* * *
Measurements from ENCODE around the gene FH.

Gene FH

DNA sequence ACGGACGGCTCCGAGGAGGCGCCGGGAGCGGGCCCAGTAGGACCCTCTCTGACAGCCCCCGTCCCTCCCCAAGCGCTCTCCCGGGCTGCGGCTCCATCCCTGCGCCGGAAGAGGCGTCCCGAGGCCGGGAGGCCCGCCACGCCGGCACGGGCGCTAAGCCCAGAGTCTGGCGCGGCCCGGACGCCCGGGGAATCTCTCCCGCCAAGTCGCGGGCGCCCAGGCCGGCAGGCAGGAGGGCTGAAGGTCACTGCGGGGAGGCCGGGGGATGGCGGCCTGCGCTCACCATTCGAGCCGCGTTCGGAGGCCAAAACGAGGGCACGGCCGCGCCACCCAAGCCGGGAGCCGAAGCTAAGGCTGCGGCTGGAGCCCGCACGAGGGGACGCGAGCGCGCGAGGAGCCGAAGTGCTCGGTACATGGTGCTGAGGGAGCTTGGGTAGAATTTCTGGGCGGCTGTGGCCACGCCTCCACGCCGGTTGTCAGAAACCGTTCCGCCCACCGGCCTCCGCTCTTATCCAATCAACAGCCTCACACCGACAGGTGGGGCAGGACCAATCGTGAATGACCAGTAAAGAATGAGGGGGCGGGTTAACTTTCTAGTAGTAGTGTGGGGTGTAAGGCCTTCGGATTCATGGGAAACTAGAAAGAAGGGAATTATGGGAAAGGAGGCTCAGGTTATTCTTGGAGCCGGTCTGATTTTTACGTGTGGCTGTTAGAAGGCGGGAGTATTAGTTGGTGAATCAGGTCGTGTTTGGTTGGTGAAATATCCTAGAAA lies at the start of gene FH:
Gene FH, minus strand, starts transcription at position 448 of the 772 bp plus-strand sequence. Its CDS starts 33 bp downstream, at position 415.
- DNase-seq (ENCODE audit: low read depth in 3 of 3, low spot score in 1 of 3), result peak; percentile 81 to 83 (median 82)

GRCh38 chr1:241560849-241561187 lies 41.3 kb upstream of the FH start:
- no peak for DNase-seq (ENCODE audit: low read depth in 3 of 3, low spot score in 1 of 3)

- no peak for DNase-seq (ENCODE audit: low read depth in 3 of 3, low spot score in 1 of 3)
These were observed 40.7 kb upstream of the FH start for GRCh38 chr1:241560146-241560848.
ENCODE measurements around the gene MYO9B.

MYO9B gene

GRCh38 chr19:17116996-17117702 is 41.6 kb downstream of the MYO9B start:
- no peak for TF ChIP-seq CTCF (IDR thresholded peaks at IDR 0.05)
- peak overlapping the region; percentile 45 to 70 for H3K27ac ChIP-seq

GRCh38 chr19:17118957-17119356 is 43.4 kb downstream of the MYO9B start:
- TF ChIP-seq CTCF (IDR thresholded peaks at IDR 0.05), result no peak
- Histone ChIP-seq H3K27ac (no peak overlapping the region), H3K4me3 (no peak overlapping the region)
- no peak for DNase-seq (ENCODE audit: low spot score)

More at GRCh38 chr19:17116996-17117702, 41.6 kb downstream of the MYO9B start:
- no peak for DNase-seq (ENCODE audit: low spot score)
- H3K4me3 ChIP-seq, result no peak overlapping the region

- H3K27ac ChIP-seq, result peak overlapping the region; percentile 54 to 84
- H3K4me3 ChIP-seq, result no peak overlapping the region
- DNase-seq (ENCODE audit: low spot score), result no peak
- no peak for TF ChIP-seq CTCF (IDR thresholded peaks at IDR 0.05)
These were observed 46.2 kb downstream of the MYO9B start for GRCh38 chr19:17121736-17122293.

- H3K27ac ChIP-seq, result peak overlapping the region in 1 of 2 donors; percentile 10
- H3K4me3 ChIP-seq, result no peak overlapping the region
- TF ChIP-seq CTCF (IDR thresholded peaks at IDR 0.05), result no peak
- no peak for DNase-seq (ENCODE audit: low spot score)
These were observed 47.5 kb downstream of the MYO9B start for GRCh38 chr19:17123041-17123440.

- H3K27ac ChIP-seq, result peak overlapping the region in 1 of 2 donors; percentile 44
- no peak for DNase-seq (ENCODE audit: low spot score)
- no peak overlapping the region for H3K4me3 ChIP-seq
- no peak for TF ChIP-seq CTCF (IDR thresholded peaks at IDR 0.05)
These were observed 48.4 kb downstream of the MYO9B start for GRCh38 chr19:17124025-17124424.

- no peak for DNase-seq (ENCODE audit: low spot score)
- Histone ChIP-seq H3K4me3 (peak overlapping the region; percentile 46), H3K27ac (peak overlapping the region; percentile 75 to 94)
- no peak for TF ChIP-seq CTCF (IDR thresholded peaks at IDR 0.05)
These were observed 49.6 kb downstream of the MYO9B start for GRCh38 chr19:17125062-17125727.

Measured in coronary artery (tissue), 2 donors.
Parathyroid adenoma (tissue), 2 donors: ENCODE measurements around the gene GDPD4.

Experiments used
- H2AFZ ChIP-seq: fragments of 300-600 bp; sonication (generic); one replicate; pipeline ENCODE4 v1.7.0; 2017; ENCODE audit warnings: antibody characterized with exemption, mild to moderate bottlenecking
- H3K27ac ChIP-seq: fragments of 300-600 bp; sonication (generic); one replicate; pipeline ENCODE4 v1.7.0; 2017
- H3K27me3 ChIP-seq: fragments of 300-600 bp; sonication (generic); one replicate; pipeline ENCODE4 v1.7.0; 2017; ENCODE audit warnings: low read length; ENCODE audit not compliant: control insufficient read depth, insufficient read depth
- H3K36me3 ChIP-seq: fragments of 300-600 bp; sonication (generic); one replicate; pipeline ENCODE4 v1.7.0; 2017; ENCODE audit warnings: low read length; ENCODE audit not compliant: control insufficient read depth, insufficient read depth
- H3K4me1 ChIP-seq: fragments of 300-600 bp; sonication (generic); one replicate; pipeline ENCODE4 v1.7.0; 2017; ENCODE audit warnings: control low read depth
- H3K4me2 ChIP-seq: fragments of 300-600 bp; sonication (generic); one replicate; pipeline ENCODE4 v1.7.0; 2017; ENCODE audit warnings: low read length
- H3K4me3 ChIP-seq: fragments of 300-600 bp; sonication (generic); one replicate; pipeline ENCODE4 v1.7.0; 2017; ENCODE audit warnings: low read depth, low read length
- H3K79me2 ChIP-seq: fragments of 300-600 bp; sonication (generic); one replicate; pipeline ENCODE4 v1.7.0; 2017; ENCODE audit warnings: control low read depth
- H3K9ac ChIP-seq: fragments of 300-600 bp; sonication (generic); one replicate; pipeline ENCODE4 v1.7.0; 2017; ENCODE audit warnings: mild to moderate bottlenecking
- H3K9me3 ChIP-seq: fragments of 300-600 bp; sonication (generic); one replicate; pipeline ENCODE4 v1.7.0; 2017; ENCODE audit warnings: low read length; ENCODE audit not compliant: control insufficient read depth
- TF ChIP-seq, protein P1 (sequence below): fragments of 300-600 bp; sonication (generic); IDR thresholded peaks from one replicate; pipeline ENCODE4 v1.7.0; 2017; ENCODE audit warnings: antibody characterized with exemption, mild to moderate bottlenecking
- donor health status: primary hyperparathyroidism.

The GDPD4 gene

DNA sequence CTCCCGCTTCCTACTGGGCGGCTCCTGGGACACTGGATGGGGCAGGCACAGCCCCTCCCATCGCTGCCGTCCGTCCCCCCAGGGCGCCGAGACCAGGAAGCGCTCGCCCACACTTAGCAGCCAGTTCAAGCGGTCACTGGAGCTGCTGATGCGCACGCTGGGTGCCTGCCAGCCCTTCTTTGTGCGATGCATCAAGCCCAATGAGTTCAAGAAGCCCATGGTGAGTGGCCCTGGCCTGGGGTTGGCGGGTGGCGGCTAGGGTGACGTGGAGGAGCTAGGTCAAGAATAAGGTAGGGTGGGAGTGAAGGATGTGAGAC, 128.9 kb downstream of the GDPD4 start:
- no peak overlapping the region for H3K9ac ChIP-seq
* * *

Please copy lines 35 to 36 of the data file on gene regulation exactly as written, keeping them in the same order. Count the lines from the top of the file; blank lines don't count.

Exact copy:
- no peak for TF ChIP-seq CTCF (IDR thresholded peaks at IDR 0.05)
These were observed 48.4 kb downstream of the MYO9B start for GRCh38 chr19:17124025-17124424.